Evolving Technology in Simulation Education
1TBD, Johns Hopkins School of Nursing, United States of America
Simulation is a rapidly evolving educational strategy being utilized in healthcare education. It is described by David Gaba as a technique, not a technology, to replace or amplify real experiences with guided experiences that evoke or replicate substantial aspects of the real world in a fully interactive manner. Simulation is an effective, flexible educational experience that is designed to meet the educational needs of learners in diverse settings. Scenarios can be designed with specific objectives aimed at addressing concepts such as communication, safety, delegation, physical assessment, skill development, and patient management. Simulation is also commonly used in CPR training. Critical thinking and problem solving is enhanced in a safe, nonthreatening environment where mistakes can be made without risk to patients. The opportunity for debriefing immediately following the scenario allows for formative assessment with specific feedback targeted at developing more effective behaviors.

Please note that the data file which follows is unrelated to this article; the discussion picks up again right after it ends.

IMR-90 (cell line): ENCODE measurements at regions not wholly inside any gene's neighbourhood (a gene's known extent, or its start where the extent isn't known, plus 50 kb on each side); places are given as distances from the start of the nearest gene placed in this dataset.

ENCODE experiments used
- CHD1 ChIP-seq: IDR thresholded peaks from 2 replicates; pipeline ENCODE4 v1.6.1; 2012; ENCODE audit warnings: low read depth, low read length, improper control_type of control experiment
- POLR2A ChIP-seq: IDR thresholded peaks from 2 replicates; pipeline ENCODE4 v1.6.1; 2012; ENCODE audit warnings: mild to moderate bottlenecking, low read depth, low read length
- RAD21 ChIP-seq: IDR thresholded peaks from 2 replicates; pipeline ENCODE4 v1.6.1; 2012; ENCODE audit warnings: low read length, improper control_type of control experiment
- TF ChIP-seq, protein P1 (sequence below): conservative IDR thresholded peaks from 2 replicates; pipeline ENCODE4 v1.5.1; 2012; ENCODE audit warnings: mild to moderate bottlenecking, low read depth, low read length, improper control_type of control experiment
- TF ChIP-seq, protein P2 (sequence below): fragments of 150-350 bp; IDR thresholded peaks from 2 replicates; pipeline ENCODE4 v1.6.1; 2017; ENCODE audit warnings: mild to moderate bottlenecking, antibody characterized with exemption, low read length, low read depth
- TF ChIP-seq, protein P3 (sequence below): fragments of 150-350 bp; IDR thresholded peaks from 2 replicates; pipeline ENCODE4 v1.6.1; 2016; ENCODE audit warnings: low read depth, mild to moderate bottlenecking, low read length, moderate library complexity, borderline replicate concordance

Simulation has evolved from manikins stored in boxes unused then unpacked but underutilized to specialized technology utilized in face to face and remote, on-line education. The manikins have quickly developed into sophisticated educational tools that mimic numerous patient situations; premature infants, newborns, toddlers, birthing manikins, adults, seniors, and CPR manikins. Standardized patients are frequently used to enhance fidelity. Technology is also available for standardized patients to “wear” to allow participants to practice skills such as blood drawing, IV insertion, and Foley insertion. Wearable technology is also available to guide development of patient management skills in emergency situations such as trauma. This presentation will review the early beginnings of simulation, discuss present trends and possible future directions for simulation.